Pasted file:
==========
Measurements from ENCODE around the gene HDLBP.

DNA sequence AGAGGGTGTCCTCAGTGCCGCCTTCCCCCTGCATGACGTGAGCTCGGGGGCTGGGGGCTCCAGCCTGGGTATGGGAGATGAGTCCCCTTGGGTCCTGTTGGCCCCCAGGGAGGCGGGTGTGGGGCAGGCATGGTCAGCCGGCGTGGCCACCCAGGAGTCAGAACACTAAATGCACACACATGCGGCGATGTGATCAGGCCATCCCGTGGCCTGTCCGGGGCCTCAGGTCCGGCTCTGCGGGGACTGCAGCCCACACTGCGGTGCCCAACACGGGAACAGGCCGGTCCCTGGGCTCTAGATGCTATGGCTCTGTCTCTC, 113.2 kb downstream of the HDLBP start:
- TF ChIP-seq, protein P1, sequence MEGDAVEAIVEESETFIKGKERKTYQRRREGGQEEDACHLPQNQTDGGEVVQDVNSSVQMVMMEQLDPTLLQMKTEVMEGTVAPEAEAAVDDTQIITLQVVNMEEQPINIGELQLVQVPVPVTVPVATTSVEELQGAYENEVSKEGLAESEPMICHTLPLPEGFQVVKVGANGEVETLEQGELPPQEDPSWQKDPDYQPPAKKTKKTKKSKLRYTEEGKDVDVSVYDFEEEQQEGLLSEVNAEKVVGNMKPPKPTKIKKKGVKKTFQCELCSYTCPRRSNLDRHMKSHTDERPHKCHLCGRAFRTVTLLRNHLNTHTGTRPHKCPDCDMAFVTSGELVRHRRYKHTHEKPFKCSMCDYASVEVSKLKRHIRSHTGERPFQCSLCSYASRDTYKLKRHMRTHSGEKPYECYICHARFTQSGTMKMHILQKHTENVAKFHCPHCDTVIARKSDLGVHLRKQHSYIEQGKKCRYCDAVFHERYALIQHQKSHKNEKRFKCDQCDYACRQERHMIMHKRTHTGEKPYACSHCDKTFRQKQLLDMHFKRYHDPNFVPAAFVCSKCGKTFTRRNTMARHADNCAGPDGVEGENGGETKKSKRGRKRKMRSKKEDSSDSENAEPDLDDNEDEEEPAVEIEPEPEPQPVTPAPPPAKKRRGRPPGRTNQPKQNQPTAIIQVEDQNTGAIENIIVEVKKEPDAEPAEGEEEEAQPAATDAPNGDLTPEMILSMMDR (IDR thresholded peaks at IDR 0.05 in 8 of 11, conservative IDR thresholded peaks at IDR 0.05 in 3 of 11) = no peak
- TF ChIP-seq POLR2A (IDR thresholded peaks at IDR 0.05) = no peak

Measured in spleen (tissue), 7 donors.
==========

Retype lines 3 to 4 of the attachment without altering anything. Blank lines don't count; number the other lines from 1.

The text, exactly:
- TF ChIP-seq, protein P1, sequence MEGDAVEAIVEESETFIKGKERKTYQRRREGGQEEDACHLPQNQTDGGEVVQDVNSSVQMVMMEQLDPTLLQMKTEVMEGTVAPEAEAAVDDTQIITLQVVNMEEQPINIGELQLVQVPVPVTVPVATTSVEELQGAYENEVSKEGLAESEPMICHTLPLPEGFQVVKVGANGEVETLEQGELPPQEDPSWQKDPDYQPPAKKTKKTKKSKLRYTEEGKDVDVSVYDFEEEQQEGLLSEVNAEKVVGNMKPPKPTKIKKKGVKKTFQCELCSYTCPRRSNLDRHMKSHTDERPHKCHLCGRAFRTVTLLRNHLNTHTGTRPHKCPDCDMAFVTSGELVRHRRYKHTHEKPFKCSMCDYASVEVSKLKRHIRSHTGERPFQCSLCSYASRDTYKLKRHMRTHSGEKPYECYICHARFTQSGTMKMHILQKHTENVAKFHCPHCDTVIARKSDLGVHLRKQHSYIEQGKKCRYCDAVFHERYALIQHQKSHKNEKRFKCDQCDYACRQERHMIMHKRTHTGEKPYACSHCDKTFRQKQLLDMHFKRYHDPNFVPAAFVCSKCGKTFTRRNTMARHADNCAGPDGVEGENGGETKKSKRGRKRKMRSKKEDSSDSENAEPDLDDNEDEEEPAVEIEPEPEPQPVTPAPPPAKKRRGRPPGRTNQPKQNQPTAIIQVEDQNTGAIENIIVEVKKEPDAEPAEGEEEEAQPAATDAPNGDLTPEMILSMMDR (IDR thresholded peaks at IDR 0.05 in 8 of 11, conservative IDR thresholded peaks at IDR 0.05 in 3 of 11) = no peak
- TF ChIP-seq POLR2A (IDR thresholded peaks at IDR 0.05) = no peak